Loving the Freedom to Hate at Chick-fil-A

On August 1, hundreds of thousands of Americans went to bed with a belly full of chicken, feeling they'd been warriors for free speech.

After calls from the LGBT community to boycott Chick-fil-A for its president Dan Cathy's prolific anti-gay activity, former Governor Mike Huckabee called for a national "Chick-fil-A Appreciation Day." All over the country, lined up patrons were talking about how much they loved free speech and were there to support it and fight for it.

Funny. I don't recall all those people lining up outside JC Penney when that company hired Ellen DeGeneres as its spokeswoman, and an organization calling itself "One Million Moms" (actually just a web project of the anti-gay American Family Association) was calling for her to be fired simply because she is gay. (Said "Million Moms" are now calling for a boycott of Amazon.com over founder Jeff Bezos' support of marriage equality).

Or remember the throngs of free speech lovers, lined up around the block outside Starbucks, when another deceptively named Right-wing anti-gay organization calling itself "The National Organization for Marriage," was trying to drum up a national boycott against the company because they support marriage equality?

I don't either. Because they weren't there. They never have been. And that's because the people who lined up outside Chick-fil-A to support Dan Cathy don't really love free speech. They loved what Dan Cathy said.

Except that it wasn't actually Dan Cathy's words that were being protested. It was his actions.

Cathy, through Chick-fil-A, has donated millions of dollars to organizations whose main purpose is to block or roll back civil rights to LGBT Americans. Among them is a Southern Poverty Law Center-investigated hate group that calls itself the Family Research Council.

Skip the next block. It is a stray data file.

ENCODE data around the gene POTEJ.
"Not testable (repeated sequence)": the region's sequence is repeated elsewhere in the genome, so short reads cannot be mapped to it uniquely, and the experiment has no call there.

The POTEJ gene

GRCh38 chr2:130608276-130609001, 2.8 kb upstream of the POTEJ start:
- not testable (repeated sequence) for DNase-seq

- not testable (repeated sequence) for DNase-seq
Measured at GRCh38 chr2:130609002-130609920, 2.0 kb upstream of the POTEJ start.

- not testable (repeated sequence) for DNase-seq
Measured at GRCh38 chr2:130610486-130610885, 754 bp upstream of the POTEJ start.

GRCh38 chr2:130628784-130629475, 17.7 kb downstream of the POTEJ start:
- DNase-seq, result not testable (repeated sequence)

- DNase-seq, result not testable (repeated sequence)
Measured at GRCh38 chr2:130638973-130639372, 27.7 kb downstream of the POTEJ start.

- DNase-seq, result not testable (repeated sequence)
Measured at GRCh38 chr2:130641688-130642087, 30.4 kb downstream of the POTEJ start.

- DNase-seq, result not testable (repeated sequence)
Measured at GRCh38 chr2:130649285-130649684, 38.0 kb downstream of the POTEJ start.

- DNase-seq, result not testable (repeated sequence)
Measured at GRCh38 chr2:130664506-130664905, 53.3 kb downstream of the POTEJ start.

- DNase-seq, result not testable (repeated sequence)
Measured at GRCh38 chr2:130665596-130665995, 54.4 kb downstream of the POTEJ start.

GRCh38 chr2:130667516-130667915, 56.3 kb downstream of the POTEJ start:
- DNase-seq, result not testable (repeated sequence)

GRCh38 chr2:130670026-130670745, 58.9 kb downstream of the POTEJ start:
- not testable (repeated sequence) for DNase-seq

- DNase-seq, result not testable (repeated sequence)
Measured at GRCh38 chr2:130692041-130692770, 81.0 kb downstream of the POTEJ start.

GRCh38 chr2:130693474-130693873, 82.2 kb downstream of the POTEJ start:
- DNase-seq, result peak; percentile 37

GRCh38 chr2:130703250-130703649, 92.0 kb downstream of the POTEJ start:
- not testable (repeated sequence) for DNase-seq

Whether the people standing in line knew this or not would likely have made no difference. Because they still would've defended Chick-fil-A's donations as their First Amendment right, as Christians. After all, it was "Biblical principles" Dan Cathy cited as his moral calling.

But notice what he was fighting for: Not the right to feed the hungry, to aid the poor, or to lift up the despised of society -- original, true Christian values. Instead, the right to hate and discriminate: The right to refuse housing or services to people because they are gay, the right to fire people because they are gay, and the right to rewrite constitutions to erase civil rights for gay people.

That work is what Dan Cathy's money is actually funding, whatever his carefully crafted press releases say.

And that work is what regrettably many American Christians appear to consider their moral calling. Their organizations bear names such as the Family Research Institute, American Family Association, and Concerned Women for America. But behind warm-sounding words about being pro-family lurks a singular concentrated effort aimed not at building anything or celebrating anything, but at tearing down, belittling, and bullying a single segment of Americans: LGBT families.

Imagine if Chick-fil-A had given millions of dollars to a Holocaust denier group, or a KKK front organization. Would the media still be ignoring that and pretending this was all just about words? Would hundreds of thousands of Americans be lining up for chicken sandwiches in support? Perhaps some would, but most Americans wouldn't be caught dead.

Dan Cathy obviously has the right to say whatever he wants and donate money to whomever he chooses -- like all Americans. But let's get real: I feel that because the people he's targeted are just the gays, few are standing up to him.

Gays and women are the last two groups it is still OK to openly hate in America. And not just OK; some people are damn proud of it. If you ate at Chick-Fil-A on August 1, that's all you were celebrating and defending.